The gene is property of the biotech company. So far, 10,000 genes have been patented. A vital part of who you are belongs to someone else. Morley Safer reports.
A positive test result means the removal of ovaries is suggested. One woman noted: My insurance pays for the test, but the lab won't accept this insurance (because it won't pay the full amount.) Myriad is the only game in town. They own the genes, lock stock and barrel. It's Myriad or nothing.
She sought a second opinion. Human error that exists in laboratories. Whether you like it or not, Myriad owns the gene.
Professor Lori Andrews of Chicago Kent was interviewed by Safer.
It all started in 1980 [with the Chakrabarty case]. Nearly 10,000 have been patented. The University of Pennsylvania received a cease and desist order from Myriad.
In most of Europe and Canada, the test costs a fraction of the 3200. Andrews says $300.
Dr. Aubrey Melansky, BU center for Genetics [Dr. Aubrey Milunsky, a world renowned geneticist, knows that first hand. He is the head of Boston University's Center for Human Genetics. ]. We have been stopped from offering 13 different tests. I am legally muzzled.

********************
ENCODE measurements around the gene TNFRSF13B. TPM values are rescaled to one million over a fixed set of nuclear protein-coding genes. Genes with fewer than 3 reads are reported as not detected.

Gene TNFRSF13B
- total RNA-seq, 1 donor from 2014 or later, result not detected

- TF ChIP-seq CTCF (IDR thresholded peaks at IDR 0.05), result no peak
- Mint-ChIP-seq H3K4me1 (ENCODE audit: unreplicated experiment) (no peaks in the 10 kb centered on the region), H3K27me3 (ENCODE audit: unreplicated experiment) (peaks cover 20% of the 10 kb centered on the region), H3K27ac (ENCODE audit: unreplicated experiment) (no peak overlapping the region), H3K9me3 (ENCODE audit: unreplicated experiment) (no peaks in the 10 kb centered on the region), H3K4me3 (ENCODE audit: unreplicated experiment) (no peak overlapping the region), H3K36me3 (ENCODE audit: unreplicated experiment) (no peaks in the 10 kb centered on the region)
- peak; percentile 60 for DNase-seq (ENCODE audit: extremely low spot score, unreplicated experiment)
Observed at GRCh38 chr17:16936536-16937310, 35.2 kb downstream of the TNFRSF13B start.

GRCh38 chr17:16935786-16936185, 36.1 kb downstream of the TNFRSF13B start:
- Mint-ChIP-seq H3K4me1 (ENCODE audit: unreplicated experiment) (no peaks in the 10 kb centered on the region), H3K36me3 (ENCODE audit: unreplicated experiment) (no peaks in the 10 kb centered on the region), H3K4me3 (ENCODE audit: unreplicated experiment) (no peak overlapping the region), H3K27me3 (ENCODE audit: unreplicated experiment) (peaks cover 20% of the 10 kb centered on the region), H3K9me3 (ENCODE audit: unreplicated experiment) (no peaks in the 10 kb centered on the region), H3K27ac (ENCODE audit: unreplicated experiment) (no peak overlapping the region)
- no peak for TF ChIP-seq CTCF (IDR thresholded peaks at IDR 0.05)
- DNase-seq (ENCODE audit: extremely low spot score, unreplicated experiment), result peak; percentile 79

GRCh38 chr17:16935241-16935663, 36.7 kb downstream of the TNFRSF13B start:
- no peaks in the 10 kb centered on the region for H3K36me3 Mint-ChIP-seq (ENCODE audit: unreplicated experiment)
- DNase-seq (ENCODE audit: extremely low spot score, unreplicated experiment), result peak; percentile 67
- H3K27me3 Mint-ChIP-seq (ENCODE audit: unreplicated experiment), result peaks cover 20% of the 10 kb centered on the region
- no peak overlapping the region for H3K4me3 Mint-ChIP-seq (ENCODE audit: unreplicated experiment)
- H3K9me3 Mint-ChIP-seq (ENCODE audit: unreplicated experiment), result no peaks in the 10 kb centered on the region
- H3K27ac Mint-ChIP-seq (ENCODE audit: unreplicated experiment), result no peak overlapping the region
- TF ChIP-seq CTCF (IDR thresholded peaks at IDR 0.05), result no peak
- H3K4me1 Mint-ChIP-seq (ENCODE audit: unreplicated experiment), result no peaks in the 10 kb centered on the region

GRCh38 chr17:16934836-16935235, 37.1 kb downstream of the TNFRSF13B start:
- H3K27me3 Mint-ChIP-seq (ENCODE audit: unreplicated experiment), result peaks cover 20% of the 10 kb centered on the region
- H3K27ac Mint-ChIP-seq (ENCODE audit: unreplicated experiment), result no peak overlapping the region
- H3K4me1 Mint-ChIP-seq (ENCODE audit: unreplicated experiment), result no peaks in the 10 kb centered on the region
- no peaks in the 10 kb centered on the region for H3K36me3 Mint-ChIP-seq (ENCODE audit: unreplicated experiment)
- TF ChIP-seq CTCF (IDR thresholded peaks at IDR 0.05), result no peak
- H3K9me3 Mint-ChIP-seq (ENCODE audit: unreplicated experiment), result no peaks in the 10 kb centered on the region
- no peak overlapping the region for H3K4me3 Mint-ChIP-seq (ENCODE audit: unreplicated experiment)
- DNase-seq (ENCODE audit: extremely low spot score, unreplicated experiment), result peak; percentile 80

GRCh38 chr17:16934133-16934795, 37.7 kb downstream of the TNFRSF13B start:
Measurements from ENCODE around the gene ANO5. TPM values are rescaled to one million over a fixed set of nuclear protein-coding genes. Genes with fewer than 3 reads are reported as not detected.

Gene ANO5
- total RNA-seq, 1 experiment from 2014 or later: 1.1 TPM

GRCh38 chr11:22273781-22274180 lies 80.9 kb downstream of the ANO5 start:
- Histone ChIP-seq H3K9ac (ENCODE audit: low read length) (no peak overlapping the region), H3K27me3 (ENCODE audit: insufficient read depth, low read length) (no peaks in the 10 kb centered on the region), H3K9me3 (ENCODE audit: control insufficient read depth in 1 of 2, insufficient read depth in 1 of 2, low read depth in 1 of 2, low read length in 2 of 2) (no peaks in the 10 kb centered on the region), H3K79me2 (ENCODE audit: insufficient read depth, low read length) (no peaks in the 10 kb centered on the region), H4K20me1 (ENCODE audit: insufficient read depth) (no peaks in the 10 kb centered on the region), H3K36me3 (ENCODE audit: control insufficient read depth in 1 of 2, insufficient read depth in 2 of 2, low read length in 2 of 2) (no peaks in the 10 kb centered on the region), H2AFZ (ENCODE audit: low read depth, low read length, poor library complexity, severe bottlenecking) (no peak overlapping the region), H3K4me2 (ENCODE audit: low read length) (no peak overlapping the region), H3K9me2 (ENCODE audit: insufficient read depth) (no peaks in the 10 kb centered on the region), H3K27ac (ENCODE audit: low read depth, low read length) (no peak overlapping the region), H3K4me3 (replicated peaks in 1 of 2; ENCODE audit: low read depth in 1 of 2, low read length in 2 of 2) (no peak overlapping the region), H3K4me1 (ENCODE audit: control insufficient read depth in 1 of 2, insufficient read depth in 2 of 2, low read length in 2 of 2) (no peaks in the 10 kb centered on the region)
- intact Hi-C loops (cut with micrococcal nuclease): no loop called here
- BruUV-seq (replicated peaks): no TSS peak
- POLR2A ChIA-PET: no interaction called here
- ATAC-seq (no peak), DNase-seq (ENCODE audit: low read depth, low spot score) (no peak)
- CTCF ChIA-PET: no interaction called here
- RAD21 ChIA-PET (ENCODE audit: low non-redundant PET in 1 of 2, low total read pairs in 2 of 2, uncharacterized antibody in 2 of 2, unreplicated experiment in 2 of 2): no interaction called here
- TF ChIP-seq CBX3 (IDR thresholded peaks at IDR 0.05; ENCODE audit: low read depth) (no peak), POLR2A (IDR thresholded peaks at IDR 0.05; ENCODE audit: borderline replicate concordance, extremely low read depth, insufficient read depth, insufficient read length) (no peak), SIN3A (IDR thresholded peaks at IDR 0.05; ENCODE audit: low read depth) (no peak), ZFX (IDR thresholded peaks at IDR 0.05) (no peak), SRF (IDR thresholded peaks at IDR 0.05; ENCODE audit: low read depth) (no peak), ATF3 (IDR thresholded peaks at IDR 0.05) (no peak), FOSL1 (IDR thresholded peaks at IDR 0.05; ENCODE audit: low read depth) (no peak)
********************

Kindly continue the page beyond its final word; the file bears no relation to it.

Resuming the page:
Athena Labs sent cease and desist. How can anyone allow patenting of a gene? Lawyers say you shouldn't be testing it.
Kevin Noonan of PatentDocs appeared on 60 Minutes and noted that patents reward financial risk.
Far cry from the days of Jonas Salk. There is no patent. Could you patent the sun? Get investment back. Last of Myriad's patent expires in 2018.
60 Minutes switched to Chris Hansen. Unconstitutional. The USPTO says Isolating and purifying is so transformative it is patentable.
Hard to believe gene is essentially property of a corporation.
The story ended with some text about the SDNY decision. Of that decision, see IPBiz post